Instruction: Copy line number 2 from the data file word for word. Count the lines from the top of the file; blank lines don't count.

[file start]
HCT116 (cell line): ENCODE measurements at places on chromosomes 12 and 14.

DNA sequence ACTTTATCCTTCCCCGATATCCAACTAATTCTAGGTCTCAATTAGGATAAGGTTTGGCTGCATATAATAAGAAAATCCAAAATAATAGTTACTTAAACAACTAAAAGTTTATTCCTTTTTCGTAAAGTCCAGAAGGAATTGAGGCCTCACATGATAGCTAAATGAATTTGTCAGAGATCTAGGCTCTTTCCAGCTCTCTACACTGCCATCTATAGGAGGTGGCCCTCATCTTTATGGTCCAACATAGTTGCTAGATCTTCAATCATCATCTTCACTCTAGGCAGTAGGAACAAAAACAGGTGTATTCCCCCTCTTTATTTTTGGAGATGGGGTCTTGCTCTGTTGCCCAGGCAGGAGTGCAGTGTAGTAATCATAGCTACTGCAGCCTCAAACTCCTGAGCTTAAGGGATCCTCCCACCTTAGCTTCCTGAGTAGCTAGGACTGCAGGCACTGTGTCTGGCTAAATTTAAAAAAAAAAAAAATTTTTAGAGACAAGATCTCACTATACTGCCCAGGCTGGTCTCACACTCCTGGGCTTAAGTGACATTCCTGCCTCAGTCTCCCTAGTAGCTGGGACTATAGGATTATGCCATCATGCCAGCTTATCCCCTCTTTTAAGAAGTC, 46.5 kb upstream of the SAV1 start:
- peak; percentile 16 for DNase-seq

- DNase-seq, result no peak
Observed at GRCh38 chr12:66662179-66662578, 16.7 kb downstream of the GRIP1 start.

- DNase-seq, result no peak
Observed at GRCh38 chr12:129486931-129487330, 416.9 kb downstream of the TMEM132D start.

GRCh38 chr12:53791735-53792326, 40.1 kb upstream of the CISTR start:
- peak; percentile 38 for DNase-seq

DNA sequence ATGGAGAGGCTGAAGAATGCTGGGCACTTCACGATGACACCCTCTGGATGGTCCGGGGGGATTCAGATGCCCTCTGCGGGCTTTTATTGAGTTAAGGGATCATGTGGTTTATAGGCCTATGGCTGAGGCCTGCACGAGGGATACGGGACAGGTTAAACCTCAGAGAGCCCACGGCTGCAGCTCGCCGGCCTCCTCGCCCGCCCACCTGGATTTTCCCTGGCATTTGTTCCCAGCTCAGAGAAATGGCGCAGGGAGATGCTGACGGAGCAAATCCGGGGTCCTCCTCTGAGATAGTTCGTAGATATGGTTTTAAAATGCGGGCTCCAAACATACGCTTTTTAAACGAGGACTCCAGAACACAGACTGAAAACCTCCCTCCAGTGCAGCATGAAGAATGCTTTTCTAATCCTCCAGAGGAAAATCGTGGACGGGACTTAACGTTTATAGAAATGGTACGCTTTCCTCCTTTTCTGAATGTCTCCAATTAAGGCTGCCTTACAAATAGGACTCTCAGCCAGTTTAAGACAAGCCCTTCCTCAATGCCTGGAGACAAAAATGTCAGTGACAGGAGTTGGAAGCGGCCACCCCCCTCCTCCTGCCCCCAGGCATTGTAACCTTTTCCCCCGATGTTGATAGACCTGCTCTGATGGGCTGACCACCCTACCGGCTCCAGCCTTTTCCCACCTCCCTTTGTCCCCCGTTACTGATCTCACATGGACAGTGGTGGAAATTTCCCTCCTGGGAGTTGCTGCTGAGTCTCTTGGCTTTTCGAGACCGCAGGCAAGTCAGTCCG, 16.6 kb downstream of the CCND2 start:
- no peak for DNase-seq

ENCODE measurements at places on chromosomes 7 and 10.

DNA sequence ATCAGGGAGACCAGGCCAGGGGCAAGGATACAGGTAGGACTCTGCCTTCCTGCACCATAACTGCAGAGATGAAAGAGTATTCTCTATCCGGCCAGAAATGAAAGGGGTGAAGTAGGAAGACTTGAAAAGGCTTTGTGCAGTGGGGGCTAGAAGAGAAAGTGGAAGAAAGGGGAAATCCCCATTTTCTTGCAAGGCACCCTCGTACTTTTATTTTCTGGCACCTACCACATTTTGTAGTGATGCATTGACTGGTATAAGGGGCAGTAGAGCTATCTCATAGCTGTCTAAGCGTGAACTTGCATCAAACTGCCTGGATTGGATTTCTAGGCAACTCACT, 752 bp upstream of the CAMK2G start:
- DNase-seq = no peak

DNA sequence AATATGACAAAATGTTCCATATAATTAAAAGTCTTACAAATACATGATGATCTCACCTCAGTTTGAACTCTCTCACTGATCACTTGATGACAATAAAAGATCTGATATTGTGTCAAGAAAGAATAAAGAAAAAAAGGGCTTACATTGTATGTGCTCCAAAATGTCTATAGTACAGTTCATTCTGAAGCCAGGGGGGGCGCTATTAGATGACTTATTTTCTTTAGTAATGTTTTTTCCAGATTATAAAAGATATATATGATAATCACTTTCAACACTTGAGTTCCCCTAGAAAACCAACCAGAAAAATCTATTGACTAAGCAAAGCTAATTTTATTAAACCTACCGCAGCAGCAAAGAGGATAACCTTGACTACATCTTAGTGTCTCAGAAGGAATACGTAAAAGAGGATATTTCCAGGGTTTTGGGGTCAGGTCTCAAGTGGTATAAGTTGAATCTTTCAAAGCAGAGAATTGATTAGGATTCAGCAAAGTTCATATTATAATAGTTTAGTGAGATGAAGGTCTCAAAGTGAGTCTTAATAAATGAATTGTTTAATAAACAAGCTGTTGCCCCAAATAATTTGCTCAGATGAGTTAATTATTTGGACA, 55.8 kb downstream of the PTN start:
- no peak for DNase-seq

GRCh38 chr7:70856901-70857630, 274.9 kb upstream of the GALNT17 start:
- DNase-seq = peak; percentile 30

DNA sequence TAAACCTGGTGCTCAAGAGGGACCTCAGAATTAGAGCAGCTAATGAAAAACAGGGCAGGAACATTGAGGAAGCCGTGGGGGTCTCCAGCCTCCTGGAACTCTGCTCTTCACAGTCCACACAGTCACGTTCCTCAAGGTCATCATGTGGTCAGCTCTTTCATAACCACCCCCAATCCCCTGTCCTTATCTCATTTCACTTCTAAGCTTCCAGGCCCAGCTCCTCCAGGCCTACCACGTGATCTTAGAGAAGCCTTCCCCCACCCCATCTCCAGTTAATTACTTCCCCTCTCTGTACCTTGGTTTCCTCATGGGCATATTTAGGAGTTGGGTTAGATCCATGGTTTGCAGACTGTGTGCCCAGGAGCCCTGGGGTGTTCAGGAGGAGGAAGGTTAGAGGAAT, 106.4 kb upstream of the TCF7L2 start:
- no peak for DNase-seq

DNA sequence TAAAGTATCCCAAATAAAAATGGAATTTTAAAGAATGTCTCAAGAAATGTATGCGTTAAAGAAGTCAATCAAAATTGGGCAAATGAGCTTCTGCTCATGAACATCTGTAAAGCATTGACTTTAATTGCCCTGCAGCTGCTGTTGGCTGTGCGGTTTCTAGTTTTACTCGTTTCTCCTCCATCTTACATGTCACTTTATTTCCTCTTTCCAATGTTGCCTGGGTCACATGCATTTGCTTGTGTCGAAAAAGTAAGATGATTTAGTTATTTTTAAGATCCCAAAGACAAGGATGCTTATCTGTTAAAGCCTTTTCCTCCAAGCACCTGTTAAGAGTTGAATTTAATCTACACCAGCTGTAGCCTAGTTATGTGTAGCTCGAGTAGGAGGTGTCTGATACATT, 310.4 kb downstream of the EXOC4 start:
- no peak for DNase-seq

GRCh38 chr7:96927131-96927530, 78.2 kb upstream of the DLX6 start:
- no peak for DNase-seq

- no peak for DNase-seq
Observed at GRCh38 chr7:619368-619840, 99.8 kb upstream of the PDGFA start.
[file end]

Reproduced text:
DNA sequence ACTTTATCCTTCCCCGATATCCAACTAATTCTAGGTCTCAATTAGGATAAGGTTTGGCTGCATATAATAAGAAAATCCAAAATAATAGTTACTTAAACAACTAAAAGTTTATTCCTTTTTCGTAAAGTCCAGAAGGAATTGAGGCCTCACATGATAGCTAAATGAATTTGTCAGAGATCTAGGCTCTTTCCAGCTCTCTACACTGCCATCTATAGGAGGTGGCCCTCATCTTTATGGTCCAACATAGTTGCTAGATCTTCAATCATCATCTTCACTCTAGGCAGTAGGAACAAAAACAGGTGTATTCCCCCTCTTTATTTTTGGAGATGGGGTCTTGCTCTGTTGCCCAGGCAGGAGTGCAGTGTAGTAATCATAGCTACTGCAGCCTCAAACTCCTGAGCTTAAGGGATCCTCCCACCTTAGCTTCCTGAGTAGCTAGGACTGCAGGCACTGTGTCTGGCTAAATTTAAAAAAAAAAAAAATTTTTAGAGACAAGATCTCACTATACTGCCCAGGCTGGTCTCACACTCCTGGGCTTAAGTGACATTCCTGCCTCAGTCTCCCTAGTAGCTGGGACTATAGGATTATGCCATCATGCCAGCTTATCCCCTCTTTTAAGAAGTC, 46.5 kb upstream of the SAV1 start: